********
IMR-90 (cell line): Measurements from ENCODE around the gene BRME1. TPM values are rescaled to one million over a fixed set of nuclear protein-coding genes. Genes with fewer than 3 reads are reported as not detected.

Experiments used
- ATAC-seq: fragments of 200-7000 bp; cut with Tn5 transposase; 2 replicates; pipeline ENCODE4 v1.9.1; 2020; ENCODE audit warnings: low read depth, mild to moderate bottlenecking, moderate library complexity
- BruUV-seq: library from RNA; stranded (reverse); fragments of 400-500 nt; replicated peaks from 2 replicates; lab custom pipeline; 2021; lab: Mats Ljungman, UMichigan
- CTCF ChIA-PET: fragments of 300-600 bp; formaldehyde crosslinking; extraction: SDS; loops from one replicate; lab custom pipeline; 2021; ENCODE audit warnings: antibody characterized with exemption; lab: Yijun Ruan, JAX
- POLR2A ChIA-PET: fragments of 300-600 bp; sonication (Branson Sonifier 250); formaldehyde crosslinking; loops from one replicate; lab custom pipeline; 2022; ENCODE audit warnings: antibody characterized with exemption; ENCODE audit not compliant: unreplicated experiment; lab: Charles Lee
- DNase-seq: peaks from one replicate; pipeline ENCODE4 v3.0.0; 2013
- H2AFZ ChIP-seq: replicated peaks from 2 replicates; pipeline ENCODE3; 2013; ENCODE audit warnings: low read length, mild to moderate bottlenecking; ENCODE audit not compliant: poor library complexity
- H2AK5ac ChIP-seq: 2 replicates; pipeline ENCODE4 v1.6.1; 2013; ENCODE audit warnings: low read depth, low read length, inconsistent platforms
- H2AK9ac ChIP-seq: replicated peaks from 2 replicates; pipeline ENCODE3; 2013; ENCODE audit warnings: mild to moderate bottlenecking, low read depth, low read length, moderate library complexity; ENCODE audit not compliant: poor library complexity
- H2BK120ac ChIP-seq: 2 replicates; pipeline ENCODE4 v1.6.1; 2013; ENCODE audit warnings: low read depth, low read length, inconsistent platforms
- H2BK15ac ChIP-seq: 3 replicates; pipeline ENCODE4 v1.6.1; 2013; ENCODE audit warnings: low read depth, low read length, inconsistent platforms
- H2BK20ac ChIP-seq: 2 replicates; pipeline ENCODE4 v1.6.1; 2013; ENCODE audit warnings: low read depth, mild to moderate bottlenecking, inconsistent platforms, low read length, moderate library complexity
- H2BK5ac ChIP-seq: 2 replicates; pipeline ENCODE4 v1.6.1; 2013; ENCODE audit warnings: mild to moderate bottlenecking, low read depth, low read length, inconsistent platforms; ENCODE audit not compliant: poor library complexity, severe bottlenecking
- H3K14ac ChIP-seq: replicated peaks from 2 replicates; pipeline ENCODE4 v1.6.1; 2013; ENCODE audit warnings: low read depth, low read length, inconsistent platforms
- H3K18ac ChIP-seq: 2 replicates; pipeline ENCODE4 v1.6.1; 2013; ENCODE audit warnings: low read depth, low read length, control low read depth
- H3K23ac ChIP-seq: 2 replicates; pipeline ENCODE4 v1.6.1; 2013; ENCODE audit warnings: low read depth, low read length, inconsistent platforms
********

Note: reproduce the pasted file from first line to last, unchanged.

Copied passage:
IMR-90 (cell line): Measurements from ENCODE around the gene BRME1. TPM values are rescaled to one million over a fixed set of nuclear protein-coding genes. Genes with fewer than 3 reads are reported as not detected.

Experiments used
- ATAC-seq: fragments of 200-7000 bp; cut with Tn5 transposase; 2 replicates; pipeline ENCODE4 v1.9.1; 2020; ENCODE audit warnings: low read depth, mild to moderate bottlenecking, moderate library complexity
- BruUV-seq: library from RNA; stranded (reverse); fragments of 400-500 nt; replicated peaks from 2 replicates; lab custom pipeline; 2021; lab: Mats Ljungman, UMichigan
- CTCF ChIA-PET: fragments of 300-600 bp; formaldehyde crosslinking; extraction: SDS; loops from one replicate; lab custom pipeline; 2021; ENCODE audit warnings: antibody characterized with exemption; lab: Yijun Ruan, JAX
- POLR2A ChIA-PET: fragments of 300-600 bp; sonication (Branson Sonifier 250); formaldehyde crosslinking; loops from one replicate; lab custom pipeline; 2022; ENCODE audit warnings: antibody characterized with exemption; ENCODE audit not compliant: unreplicated experiment; lab: Charles Lee
- DNase-seq: peaks from one replicate; pipeline ENCODE4 v3.0.0; 2013
- H2AFZ ChIP-seq: replicated peaks from 2 replicates; pipeline ENCODE3; 2013; ENCODE audit warnings: low read length, mild to moderate bottlenecking; ENCODE audit not compliant: poor library complexity
- H2AK5ac ChIP-seq: 2 replicates; pipeline ENCODE4 v1.6.1; 2013; ENCODE audit warnings: low read depth, low read length, inconsistent platforms
- H2AK9ac ChIP-seq: replicated peaks from 2 replicates; pipeline ENCODE3; 2013; ENCODE audit warnings: mild to moderate bottlenecking, low read depth, low read length, moderate library complexity; ENCODE audit not compliant: poor library complexity
- H2BK120ac ChIP-seq: 2 replicates; pipeline ENCODE4 v1.6.1; 2013; ENCODE audit warnings: low read depth, low read length, inconsistent platforms
- H2BK15ac ChIP-seq: 3 replicates; pipeline ENCODE4 v1.6.1; 2013; ENCODE audit warnings: low read depth, low read length, inconsistent platforms
- H2BK20ac ChIP-seq: 2 replicates; pipeline ENCODE4 v1.6.1; 2013; ENCODE audit warnings: low read depth, mild to moderate bottlenecking, inconsistent platforms, low read length, moderate library complexity
- H2BK5ac ChIP-seq: 2 replicates; pipeline ENCODE4 v1.6.1; 2013; ENCODE audit warnings: mild to moderate bottlenecking, low read depth, low read length, inconsistent platforms; ENCODE audit not compliant: poor library complexity, severe bottlenecking
- H3K14ac ChIP-seq: replicated peaks from 2 replicates; pipeline ENCODE4 v1.6.1; 2013; ENCODE audit warnings: low read depth, low read length, inconsistent platforms
- H3K18ac ChIP-seq: 2 replicates; pipeline ENCODE4 v1.6.1; 2013; ENCODE audit warnings: low read depth, low read length, control low read depth
- H3K23ac ChIP-seq: 2 replicates; pipeline ENCODE4 v1.6.1; 2013; ENCODE audit warnings: low read depth, low read length, inconsistent platforms